Document Type

Capstone Experience

Graduation Date


Degree Name

Master of Public Health


Health Promotion

First Committee Member

Dr. Melissa Tibbits

Second Committee Member

Dr. Shireen Rajaram

Third Committee Member

Dr. Marisa Rosen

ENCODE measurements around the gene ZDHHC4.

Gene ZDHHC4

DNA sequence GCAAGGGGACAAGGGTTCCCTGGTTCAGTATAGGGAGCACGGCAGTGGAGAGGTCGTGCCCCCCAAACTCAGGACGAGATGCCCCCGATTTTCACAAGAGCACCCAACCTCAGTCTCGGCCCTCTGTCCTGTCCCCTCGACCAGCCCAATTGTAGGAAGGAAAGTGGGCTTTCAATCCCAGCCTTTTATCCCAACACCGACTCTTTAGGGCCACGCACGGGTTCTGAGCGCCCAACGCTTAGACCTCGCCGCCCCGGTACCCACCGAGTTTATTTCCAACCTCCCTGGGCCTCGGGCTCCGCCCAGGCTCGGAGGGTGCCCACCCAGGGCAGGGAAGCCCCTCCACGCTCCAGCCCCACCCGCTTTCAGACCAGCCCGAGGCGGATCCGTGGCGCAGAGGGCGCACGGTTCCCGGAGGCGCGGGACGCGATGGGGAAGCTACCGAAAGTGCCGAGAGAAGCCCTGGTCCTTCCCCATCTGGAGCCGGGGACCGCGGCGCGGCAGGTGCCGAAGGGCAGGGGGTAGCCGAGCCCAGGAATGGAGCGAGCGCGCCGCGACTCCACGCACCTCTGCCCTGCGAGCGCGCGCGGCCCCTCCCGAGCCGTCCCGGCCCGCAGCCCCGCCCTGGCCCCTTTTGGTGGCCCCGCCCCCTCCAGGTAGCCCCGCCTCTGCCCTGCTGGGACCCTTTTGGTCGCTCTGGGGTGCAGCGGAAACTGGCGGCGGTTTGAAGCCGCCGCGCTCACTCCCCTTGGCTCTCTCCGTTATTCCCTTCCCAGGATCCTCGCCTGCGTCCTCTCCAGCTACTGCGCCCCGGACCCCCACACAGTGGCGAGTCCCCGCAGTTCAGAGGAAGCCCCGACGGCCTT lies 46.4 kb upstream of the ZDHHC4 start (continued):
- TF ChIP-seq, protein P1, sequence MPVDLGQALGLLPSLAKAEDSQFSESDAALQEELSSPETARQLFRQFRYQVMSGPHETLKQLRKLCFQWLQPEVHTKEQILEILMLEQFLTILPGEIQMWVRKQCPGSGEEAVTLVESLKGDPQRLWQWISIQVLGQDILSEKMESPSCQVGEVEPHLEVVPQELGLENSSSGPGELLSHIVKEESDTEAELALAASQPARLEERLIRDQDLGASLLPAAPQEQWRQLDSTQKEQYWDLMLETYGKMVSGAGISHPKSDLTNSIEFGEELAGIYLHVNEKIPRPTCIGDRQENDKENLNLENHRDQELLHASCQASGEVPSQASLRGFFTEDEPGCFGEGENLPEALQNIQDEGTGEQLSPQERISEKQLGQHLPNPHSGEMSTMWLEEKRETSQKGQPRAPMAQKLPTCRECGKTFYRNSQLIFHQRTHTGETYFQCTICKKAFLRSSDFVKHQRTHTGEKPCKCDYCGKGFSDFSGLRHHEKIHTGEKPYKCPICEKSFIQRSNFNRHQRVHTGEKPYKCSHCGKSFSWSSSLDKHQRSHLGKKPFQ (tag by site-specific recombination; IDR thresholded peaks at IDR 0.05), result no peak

This literature review explores the potential of social support and social network theories in improving enrollment and retention in HIV pre-exposure prophylaxis (PrEP) care for at-risk adolescents aged 10-24. Seven peer-reviewed articles were analyzed to identify the critical role of social support and networks in providing informational, instrumental, emotional, and appraisal support. While biological family members are often the primary support figures, some studies acknowledge the importance of friend networks in promoting PrEP use. Families are generally willing to support their children's use of PrEP, especially if they have prior knowledge of PrEP. Communication between parents and their children about HIV and PrEP is crucial in promoting PrEP awareness and use. Future studies should focus on developing and testing interventions that leverage the influence of families, partners, online support strategies, social identity support, and policy analysis to improve access to sexual health services for at-risk adolescents. In conclusion, social support and networks can potentially enhance the PrEP continuum of care among adolescents at risk for HIV. Future research should explore the effectiveness of interventions targeting these factors.